But there's still a semi-starting role to get figured out in the base 4-3 scheme. Damien Wilson has held the strong-side or "SAM" position for the last few years and has an expiring contract.
What's more, Dallas has a big decision to make regarding the contract of Sean Lee, which is ripe for terminating with $7 million in salary cap savings possible.
It's highly unlikely that the Cowboys would keep both Lee and Wilson. If they decide to re-sign Damien, Lee will be cut to help fund that move and others. If Sean is kept on, Wilson will almost surely be looking for a starting role somewhere else in free agency.
Even if the Cowboys do make Lee a cap casualty between now and March 13th, they may still allow Wilson to test free agency and then try to re-sign him later at a discount. He's unlikely to attract the same attention that Anthony Hitchens got last year.
Another factor in all of this is Joe Thomas, a free agent addition last year who provided good depth and could potentially start in 2019. He is scheduled to count $2.2 million against the cap, which is fine for a primary reserve but a bargain for an occasional starter.
A core of Smith, Thomas, and Vander Esch gives the Cowboys a good foundation to build from. Smith can play the SAM in the base scheme and Thomas can be the primary backup to Jaylon and Leighton in the nickel.
However, going that route would deplete the depth chart. Chris Covington, a sixth-round pick last year, would be the only noteworthy player under contract. Dallas would need to find at least two more guys to fill out the group for 2019.
They could look at re-signing backup Justin March-Lillard, who would at least bring some familiarity and veteran experience. But that might still leave them looking for more of a primary reserve, which would be especially vital if Thomas is promoted to a starting role.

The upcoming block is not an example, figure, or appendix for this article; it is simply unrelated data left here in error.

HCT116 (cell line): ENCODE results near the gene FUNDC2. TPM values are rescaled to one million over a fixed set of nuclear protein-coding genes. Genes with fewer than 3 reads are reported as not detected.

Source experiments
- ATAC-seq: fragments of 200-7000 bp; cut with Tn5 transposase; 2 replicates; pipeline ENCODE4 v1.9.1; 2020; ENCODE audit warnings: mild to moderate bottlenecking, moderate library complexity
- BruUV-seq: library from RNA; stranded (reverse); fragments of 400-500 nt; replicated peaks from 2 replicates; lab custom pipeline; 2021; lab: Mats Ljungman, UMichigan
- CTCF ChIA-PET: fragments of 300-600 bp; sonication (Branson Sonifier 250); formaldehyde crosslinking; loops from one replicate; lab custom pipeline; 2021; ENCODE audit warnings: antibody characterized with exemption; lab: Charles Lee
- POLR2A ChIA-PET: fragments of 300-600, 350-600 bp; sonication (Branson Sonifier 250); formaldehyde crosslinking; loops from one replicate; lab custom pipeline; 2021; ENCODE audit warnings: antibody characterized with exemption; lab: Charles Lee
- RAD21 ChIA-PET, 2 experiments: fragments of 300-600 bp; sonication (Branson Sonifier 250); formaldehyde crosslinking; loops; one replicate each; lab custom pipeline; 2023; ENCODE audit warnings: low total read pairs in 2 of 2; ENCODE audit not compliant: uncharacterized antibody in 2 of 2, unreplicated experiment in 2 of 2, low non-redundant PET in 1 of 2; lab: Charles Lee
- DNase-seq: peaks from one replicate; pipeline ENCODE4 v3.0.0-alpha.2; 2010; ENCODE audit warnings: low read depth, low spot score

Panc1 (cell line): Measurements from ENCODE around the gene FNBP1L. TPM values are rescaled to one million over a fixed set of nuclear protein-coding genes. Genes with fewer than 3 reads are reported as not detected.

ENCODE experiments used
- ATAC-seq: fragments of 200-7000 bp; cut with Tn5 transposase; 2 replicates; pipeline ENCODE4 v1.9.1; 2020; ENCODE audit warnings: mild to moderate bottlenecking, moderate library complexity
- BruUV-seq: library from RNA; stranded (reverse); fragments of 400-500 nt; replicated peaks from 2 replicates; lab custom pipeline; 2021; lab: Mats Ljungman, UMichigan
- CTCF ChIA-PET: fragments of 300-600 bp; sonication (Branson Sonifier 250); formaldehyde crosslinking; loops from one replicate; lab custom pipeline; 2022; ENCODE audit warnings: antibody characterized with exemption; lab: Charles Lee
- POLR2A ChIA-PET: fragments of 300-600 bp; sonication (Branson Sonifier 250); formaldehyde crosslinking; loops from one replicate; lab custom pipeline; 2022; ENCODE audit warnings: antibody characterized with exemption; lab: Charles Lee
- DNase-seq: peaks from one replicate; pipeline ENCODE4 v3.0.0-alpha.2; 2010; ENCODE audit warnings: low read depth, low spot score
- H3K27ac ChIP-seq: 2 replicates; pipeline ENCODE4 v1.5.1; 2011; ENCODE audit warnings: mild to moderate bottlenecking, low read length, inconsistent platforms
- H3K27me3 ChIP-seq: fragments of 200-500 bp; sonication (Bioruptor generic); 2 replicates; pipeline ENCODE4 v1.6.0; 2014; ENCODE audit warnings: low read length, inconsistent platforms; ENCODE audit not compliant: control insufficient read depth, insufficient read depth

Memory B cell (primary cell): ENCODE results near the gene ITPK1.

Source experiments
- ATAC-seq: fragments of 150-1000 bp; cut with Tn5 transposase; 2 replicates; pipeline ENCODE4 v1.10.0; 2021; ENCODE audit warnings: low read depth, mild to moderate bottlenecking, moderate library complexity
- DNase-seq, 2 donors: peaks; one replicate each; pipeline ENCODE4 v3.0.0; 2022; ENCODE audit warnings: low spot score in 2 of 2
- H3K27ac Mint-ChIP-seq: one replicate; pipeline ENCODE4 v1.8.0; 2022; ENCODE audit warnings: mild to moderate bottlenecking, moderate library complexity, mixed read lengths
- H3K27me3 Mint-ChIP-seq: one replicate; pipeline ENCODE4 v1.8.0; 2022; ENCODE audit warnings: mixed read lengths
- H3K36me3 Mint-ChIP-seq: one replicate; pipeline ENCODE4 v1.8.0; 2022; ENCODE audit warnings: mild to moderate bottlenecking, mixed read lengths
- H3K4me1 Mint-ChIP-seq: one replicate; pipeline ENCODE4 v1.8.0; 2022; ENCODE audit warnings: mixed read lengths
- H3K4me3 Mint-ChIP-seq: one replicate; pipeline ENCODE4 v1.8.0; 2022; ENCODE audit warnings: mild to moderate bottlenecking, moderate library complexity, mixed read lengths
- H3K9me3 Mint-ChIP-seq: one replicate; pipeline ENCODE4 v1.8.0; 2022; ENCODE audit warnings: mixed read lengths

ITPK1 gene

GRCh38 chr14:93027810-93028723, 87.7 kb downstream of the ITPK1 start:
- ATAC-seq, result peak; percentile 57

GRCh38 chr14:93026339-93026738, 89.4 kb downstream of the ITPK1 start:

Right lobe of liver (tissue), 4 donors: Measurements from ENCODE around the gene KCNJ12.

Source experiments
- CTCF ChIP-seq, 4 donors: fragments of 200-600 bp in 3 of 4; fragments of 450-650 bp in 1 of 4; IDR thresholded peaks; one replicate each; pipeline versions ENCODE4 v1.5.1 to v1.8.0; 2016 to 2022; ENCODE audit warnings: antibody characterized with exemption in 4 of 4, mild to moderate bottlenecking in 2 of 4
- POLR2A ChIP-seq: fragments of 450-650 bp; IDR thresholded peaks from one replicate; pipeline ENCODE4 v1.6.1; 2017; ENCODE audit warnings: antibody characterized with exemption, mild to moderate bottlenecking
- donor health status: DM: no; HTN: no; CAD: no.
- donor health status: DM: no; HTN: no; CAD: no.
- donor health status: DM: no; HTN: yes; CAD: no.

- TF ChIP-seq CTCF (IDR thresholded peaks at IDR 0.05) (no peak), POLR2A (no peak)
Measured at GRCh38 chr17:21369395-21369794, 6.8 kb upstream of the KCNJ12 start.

The projected LB free agent pool for 2019 should make it a buyer's market. Dallas may be able to re-sign Damien Wilson or even add an upgrade, like perhaps the Vikings' Anthony Barr, at a relative bargain. There should be ample options for depth as well.
Barring an extremely favorable value opportunity, don't expect the Cowboys to spend a significant draft pick at linebacker. The fourth-round is the earliest I could see one going based on other needs, and even then it would need to be someone they really like.
Good drafting is why Dallas has flexibility and leverage this offseason. The picks they invested in Jaylon Smith and Leighton Vander Esch appear to have made LB a strength of the team for the next several years.
There is still business to attend to, but the Cowboys won't have to be too concerned with linebacker in 2019 thanks to their young stars.
Xavier Woods Versatility Key in Dallas Cowboys FA Safety Pursuit
There has been a debate going on among Cowboys Nation for more than a year now about the prospects of bringing in Seattle Seahawks Safety Earl Thomas. Now with free agency approaching, there are several other names that the Dallas Cowboys could consider when looking to upgrade the safety position. Landon Collins, Tyrann Mathieu, and Tre Boston are several of the many quality and really good safeties that are hitting the free agent market in a few weeks. It's a group with varied skill sets and abilities, which makes the debate even more interesting. The Dallas Cowboys, however, will be able to take a look at all of them when free agency opens March 13th because of one player; Xavier Woods.
Xavier Woods, the Cowboys fifth round draft pick from the 2017 NFL Draft just finished his first full season as a starter for the Cowboys and played really well. In two years he's shown the ability to cover from the slot, play deep, play in the box, be a force over the middle, and make plays on the football. He's one of the more versatile players on the defense with his ability to play all over the field. That versatility allows the Dallas Cowboys' front office an advantage when approaching the names mentioned above.